The Deduction Theorem
In logic (as well as in mathematics), we deduce a proposition B on the assumption of some other proposition A and then conclude that the implication "If A then B" is true. This line of argument is justified for the formal axiomatic system by the following well-known theorem.
If Γ∪{A} B, then T (A→ B), where A and B are well-formed formulas and Γ is a set of well-formed formulas (possibly empty).
The other way of saying the same thing (perhaps more clearly):
If Γ, A B, then Γ A → B. In particular (when Γ is empty), if A B, then A → B.
Proof:
The proof is by induction on the number of well-formed formulas, i, in the sequence B_{1}, B_{2}, ..., B_{n}, forming the deduction of B from Γ∪{A}. So, let us prove, by induction on i, that Γ A → B_{i} for 1≤i ≤n. [That is, Γ A→ (B_{1}, ...,B_{i}).]
1. Base Step: When i = 1.
That is, for the base case suppose that this sequence has one member. Then, that member must be B itself (i.e. B_{1} = B), and so either B is axiom of formal axiomatic theory L or B is a member of a set Γ∪{A}. This means we have three sub cases in the base case.
Case i. When B1 is an axiom of L.
Then, the following is a deduction of (A→ B_{1}) from Γ.
1. | B_{1} | Axiom of L.. |
2. | B_{1} → (A → B_{1}) | Instance of Axiom A1. |
3. | A → B_{1} | From 1 and 2 by modus ponens. |
Hence, Γ A→ B_{1}
Case ii. When B_{1} ∈ Γ.
Then, the following deduction shows Γ A → B_{1}
1. | B_{1} | Member of the set Γ. |
2. | B_{1} → (A → B_{1}) | Instance of Axiom A1. |
3. | A → B_{1} | From 1 and 2 by modus ponens. |
Hence, Γ A→ B_{1}
Case iii. When B_{1} is A.
Then, the following deduction shows that A → A.
1. | (A → ((A → A) → A)) → ((A → (A → A)) → (A → A)) | Instance of Axiom A2. |
2. | (A → ((A → A) → A)) | Instance of Axiom A1. |
3. | ((A → (A → A)) → (A → A)) | From 1 and 2 by modus ponens. |
4. | (A → (A → A)) | Instance of Axiom A1. |
5. | (A → A) | From 3 and 4 by modus ponens. |
So, A → A.
Hence, when B_{1} is A, we have A→ B_{1}, by the above deduction, and, therefore, Γ A→ B_{1}.
And this completes the base case i = 1.
2. Inductive Step: Assume that Γ A→ B_{k} for all k < i.
Now suppose that the deduction of B from Γ∪{A} is a sequence with n members, where n > 1, and that the proposition holds for all well-formed formulas C which can be deduced from Γ∪{A} via sequence with fewer than n members. This time we have following four sub-cases to consider:
Case i. | B_{k} is an axiom in L. |
Case ii. | B_{k} in a member of Γ. |
Case iii. | B_{k} is A. |
Case iv. | B_{k} follows from some [previous] B_{j} and B_{m}, where j < k and B_{m} < k, and B_{m} has the form B_{j} → B_{k}. |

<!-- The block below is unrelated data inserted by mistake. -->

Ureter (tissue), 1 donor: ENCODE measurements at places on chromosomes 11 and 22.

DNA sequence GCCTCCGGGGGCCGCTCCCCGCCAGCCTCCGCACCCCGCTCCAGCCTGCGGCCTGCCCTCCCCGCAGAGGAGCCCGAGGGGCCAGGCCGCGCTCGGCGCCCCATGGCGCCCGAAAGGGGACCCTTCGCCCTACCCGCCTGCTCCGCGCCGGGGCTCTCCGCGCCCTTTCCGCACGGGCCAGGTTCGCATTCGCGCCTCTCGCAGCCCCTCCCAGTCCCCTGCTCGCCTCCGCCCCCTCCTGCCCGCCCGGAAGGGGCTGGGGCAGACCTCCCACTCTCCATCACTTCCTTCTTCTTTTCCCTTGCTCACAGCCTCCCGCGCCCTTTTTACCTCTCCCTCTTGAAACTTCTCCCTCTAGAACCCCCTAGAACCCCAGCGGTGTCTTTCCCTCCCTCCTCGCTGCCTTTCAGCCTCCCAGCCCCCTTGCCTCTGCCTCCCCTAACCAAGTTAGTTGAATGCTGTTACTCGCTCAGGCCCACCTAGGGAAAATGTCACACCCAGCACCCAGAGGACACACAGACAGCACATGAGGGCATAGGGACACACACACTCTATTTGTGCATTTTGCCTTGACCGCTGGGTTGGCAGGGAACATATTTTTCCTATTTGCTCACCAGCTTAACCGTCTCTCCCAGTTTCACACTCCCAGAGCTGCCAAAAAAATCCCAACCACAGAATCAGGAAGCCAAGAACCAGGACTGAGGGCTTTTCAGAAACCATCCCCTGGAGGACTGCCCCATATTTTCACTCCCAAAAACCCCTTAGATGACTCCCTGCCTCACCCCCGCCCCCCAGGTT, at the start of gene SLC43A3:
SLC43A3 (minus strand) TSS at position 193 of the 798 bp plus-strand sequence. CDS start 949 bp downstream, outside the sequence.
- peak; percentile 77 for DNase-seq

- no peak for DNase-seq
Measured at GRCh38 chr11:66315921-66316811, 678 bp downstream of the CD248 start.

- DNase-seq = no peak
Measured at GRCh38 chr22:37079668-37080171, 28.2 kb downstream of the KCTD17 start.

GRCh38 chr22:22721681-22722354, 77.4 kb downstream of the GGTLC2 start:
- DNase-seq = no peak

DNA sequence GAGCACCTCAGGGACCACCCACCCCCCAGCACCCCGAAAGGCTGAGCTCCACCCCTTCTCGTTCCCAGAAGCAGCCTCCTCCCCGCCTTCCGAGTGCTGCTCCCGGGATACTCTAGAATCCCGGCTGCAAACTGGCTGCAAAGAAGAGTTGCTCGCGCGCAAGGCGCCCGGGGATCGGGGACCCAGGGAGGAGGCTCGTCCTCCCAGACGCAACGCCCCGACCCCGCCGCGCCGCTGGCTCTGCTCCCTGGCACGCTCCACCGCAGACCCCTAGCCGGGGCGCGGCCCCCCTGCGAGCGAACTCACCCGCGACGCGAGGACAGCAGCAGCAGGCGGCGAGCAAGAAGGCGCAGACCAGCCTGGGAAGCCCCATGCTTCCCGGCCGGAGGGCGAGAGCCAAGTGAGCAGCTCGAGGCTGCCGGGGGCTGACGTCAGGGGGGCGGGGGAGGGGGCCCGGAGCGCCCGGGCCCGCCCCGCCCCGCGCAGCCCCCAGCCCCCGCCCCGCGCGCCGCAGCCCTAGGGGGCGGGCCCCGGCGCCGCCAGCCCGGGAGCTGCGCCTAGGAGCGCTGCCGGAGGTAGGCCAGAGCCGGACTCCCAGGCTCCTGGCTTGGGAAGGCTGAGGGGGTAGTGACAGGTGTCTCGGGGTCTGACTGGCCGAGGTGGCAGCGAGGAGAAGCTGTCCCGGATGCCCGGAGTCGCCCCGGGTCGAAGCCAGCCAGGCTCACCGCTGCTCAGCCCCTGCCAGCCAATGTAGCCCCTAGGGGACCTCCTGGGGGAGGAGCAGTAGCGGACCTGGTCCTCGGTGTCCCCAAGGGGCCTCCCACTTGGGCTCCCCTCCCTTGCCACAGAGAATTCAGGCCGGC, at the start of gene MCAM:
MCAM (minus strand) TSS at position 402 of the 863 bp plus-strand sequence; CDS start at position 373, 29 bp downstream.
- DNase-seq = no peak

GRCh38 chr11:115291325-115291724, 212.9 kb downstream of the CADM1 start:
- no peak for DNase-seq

Now lets work on these four cases.
Case i. When B_{k} is an axiom of L. This is the precisely the case i above in the base case. In the base case, we have shown that Γ (A → Bi).
Case ii. When B_{k} ∈ Γ. Again, this is the same as that of case ii in the Base Step.
Case iii. When B_{k} is A. Once again, this is the case iii in the Base Step.
Case iv. Here we say: since B_{k} is obtained from two previous well-formed formulas in the deduction by the application of modus ponens. These two well-formed formulas must have the form C [or B_{j}] and (C → B_{k}) [or (B_{j} → B_{k})] and each one can be deduced from Γ∪{A} by a sequence with fewer than n members [i.e. k < n]. We have Γ∪{A} C and Γ∪{A} (C → B), and, applying the induction hypothesis, we have
Γ (A → C) and Γ (A → (C→ B)).
[Note that we have done with C instead of B_{j} and (C → B_{k}) instead of (B_{j} → B_{k}) - But you should do with B_{j} and (B_{j} → B_{k}) - Possible Extra Credit!]
The idea of deduction of (A → B_{k}) from Γ is as follows:
1. | . | Deduction |
. | . | of |
. | . | (A → C) |
. | . | from Γ |
. | ___________________ | |
k | A → C | Deduction |
k + 1 | . | of |
. | . | A → (C → Bk) |
. | . | from |
. | . | the set Γ |
. | ___________________ | |
l | A → (C → B_{k}) | |
l + 1 | (A → (C → B_{k})) → ((A → C) → (A → B_{k})) | Instance of Axiom 2. |
l + 2 | (A → C) → (A → B_{k}) | From l and l + 1by modus ponens. |
l + 3 | A → B_{k} | From k and l +2 by modus ponens. |
Therefore, Γ (A → B_{k}) in all four cases.
Hence, by the principle of mathematical induction the given proposition holds whatever the number of well-formed formulas in the deduction of B from Γ∪{A}.
And this completes the proof.
Converse of the Deduction Theorem
The proof of the converse of the Deduction theorem is much more easier and (pleasant) than that of original proposition of the Deduction Theorem. The converse [of the original statement] is as follows:
If Γ (A → B), then Γ∪{A} B, where A and B are well-formed formulas and Γ is a set of well-formed formulas (possibly empty).
Proof.
Given a deduction of A → B from Γ, our problem is to construct a deduction of B from Γ∪{A}.
1. | . | Deduction |
. | . | of |
. | . | (A → B) |
. | . | from Γ |
k | A → B | __________________ |
k + 1 | A | Member of Γ∪{A} |
k + 2 | B | From k and k + 1 by modus ponens. |
Hence, Γ∪{A} B.
And this completes the proof.
Application of the Deduction Theorem
To see the application of the Deduction Theorem, lets consider the rule 'hypothetical syllogism' as the example. We say that for any propositions A, B and C in the formal axiomatic theory L, we have
{(A → B), (B → C)} (A → C)
We write out the deduction as follows:
1. | (A → B) | Hypothesis. |
2. | (B → C) | Hypothesis. |
3. | A | Hypothesis. |
4. | B | From 1 and 3 by modus ponens. |
5. | C | From 2 and 4 by modus ponens. |
From the above deduction, we see that
A → B, B → C, A C
Now apply the Deduction Theorem and we have
A → B, B → C A → C
We conclude this section by stating two important corollaries (can easily be shown using above deduction.)
Corollary I. For any well-formed formulas A, B and C in the formal axiomatic theory L,
(A → B), (B → C) (A → C)
Corollary II. For any well-formed formulas A, B and C in the formal axiomatic theory L,
A → (A → B), B (A → C)